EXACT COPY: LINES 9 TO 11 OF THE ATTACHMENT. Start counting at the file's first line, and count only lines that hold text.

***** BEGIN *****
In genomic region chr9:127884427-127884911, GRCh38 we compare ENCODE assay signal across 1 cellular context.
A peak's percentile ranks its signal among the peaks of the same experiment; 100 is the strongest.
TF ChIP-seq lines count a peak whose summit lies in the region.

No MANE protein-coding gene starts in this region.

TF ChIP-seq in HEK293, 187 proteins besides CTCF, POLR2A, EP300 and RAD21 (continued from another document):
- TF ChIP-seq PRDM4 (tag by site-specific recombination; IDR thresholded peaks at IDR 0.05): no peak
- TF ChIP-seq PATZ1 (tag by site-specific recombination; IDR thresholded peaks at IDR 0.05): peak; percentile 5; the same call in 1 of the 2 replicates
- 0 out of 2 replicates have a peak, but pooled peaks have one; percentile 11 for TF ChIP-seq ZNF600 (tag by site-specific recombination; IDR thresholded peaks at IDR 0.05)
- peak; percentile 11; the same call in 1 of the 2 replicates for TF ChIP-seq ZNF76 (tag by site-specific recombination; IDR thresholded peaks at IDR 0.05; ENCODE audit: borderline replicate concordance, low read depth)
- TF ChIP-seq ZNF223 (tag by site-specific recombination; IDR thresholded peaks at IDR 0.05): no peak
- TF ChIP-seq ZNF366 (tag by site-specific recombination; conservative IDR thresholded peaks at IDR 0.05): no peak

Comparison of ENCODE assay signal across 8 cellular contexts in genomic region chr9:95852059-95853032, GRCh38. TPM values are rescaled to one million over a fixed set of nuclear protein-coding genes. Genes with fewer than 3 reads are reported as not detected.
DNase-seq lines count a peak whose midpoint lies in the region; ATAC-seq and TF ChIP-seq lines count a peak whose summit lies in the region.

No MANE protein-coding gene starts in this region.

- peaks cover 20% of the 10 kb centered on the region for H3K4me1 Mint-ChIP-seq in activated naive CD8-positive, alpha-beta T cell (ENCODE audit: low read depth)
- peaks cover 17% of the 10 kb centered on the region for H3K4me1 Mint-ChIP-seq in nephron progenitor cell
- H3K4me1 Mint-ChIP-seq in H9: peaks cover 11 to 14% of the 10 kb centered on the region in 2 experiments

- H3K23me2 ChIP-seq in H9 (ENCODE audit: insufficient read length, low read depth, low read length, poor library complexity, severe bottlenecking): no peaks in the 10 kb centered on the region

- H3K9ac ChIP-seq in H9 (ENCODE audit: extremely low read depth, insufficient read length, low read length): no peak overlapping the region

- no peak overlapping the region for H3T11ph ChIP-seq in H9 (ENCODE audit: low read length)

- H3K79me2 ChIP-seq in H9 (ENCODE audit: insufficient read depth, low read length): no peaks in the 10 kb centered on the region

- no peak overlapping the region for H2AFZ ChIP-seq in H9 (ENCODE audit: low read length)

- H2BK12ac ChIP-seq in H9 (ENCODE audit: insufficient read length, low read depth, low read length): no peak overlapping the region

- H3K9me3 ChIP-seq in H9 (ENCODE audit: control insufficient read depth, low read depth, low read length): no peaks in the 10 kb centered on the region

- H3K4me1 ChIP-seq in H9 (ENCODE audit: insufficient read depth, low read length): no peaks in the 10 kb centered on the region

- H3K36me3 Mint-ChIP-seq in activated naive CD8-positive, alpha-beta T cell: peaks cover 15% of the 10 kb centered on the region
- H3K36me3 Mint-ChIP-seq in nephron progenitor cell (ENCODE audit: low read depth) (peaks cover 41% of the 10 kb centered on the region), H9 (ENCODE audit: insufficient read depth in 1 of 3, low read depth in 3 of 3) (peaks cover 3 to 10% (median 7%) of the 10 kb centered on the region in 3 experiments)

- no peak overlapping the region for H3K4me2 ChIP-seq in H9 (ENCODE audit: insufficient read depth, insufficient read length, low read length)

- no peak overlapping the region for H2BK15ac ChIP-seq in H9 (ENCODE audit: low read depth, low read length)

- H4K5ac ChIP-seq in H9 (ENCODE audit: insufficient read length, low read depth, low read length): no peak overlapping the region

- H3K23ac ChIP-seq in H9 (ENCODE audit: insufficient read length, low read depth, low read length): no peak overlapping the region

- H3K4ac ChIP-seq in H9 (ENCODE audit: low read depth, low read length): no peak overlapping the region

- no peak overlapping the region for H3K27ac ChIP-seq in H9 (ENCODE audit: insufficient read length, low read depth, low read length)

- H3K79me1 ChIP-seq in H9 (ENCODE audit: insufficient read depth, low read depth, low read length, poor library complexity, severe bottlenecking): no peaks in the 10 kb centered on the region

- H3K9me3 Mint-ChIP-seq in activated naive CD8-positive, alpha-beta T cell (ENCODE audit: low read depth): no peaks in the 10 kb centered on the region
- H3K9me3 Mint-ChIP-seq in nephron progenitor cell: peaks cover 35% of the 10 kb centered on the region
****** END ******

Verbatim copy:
- peak; percentile 11; the same call in 1 of the 2 replicates for TF ChIP-seq ZNF76 (tag by site-specific recombination; IDR thresholded peaks at IDR 0.05; ENCODE audit: borderline replicate concordance, low read depth)
- TF ChIP-seq ZNF223 (tag by site-specific recombination; IDR thresholded peaks at IDR 0.05): no peak
- TF ChIP-seq ZNF366 (tag by site-specific recombination; conservative IDR thresholded peaks at IDR 0.05): no peak